Almost half of the simulation genre's $2.7 billion revenue comes from the US

Where simulation games do well and how much they’ve made so far this year

Almost half of the simulation genre's $2.7 billion revenue comes from the US

Sensor Tower’s latest report delves into the simulation genre, disclosing its performance, advertising trends, download rates and revenues.

Among the findings is the reveal of just how much money was made in the first half of 2023…

Aiming for the top

Between January and July this year, $2.7 billion in revenue was generated from simulation games alone. This far exceeds pre-pandemic levels at a 72% rise from 2019, and if spending continues at the current rate, 2023 could prove to be simulation games’ most lucrative year yet.

Currently 2021 holds the crown for the most revenue generated, having made a total of $4.9 billion thanks in part to measures put in place during the pandemic; mobile gaming as a whole accelerated during the period, meaning that 2022’s comparatively poor performance - it was the first year in history to see mobile revenue decline - was more likely a recalibration, a return to course, than a sign of a faltering industry.

With that in mind, even if 2023 doesn’t surpass 2021 in simulation game revenue, beating 2022’s $4.5 billion would at least be a step in the right direction. And with the second half of this year yet to be recorded and reported, 2023 is still to play for.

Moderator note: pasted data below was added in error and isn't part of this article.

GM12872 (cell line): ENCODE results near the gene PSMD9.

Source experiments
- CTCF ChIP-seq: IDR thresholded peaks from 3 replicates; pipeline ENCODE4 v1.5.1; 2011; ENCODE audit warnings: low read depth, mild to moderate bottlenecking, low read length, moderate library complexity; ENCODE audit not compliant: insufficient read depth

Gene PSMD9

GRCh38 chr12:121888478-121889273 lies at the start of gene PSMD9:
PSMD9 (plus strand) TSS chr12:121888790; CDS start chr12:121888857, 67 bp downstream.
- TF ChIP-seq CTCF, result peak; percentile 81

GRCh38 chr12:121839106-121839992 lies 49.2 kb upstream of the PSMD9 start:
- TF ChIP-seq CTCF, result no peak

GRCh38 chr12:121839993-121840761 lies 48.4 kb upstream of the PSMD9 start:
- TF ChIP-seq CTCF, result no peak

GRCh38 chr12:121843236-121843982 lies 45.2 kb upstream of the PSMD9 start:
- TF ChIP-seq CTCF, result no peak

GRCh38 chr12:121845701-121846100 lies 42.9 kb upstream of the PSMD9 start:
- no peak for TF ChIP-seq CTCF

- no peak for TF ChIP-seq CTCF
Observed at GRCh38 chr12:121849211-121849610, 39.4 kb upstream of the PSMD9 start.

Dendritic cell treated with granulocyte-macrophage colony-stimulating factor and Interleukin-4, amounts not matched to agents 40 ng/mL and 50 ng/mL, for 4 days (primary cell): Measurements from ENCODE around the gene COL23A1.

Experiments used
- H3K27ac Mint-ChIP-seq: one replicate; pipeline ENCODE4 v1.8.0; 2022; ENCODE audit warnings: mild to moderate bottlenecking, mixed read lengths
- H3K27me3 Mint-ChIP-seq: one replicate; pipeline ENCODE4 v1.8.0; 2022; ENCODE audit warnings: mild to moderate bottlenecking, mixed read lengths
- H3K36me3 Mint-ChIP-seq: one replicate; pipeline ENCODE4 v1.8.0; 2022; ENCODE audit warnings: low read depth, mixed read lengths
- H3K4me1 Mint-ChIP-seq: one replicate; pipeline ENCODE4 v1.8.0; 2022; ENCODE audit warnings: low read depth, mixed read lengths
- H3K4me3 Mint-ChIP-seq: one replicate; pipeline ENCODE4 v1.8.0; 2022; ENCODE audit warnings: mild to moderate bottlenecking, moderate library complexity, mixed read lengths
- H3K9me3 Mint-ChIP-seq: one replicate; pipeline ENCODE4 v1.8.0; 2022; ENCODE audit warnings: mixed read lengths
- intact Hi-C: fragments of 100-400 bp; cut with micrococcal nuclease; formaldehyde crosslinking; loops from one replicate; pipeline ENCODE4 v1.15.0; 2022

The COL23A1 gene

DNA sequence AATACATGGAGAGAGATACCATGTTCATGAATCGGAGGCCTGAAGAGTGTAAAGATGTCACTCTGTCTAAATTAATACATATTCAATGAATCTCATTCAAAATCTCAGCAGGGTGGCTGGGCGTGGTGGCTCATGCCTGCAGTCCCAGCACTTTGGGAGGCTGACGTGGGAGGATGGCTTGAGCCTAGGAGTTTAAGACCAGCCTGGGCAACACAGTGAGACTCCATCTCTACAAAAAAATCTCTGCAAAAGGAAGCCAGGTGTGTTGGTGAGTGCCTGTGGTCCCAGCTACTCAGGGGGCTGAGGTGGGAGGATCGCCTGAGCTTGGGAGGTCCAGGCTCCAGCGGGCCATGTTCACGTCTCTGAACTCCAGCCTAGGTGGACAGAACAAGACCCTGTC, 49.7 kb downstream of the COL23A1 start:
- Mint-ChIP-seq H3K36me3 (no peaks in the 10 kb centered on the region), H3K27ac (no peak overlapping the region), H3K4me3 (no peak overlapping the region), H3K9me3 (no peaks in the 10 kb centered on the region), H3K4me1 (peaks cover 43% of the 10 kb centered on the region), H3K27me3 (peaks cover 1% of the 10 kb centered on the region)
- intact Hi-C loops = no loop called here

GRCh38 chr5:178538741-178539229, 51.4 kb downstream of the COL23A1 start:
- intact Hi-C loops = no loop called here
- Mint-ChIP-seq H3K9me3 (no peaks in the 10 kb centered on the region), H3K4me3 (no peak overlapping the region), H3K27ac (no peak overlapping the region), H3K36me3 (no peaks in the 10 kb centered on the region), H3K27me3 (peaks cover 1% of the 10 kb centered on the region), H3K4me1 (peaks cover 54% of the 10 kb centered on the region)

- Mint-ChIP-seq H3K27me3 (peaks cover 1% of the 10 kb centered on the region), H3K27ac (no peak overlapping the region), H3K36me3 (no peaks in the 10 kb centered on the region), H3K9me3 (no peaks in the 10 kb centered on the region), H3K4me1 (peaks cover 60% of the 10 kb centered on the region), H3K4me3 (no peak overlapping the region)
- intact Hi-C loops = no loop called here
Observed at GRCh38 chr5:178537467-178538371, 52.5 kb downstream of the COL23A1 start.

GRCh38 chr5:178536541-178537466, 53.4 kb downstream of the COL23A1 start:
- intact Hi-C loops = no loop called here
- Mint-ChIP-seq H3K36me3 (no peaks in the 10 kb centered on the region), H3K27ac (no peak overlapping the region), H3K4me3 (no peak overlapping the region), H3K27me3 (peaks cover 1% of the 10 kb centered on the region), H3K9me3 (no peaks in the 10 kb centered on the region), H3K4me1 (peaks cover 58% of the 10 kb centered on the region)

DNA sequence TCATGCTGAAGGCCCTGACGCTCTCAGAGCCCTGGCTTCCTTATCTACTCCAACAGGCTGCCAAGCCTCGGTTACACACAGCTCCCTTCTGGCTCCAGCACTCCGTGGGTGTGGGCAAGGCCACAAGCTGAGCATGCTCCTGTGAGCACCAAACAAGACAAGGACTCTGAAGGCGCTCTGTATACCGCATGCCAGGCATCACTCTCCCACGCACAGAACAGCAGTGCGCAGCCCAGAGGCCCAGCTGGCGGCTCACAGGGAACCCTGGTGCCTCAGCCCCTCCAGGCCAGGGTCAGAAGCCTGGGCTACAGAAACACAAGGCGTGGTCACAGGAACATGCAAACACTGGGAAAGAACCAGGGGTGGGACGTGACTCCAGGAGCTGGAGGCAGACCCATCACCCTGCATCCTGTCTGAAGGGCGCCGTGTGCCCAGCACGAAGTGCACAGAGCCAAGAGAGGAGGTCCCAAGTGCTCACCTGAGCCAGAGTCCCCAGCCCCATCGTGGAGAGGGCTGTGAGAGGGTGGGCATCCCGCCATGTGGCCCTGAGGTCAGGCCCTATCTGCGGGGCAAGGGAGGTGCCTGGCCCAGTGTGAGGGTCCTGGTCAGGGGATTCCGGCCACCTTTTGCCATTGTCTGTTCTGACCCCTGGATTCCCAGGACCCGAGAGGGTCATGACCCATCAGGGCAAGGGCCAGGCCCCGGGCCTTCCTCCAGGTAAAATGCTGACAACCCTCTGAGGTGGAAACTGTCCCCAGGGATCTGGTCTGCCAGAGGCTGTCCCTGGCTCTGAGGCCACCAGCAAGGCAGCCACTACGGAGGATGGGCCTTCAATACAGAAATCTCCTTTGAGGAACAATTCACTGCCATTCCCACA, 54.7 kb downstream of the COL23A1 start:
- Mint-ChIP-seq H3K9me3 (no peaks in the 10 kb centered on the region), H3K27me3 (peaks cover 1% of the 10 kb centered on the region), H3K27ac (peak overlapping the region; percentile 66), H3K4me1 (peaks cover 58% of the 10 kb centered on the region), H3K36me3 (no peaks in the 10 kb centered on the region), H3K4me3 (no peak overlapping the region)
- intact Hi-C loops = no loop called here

Of the $2.7 billion worldwide so far, the US market accounted for 43%, making it a key market for in-app purchases. The European market, by comparison, represented a 23% share in 2023 up to July.

As for which types of games performed the best within the genre, those would be tycoon and craft games - generating more than $1.3 billion alone within the period and making up half of the broader genre’s revenue. Playrix’s Township and Melsoft’s Family Island were among the best performers.

Sensor Tower’s full 2023 Mobile Simulation Game Market Insights report explores more of the newer games bolstering simulation’s total, such as Korean publisher Supercent’s Burger Please! and Century Games’ Frozen City.

Ultra-casual arena and adventure games have seen a similar performance to the simulation genre so far this year, generating $2.3 billion between January and July 2023.

News Editor

Aaron is the News Editor at and has an honours degree in Creative Writing.
Having spent far too many hours playing Pokémon, he's now on a quest to be the very best like no one ever putting words in the right order.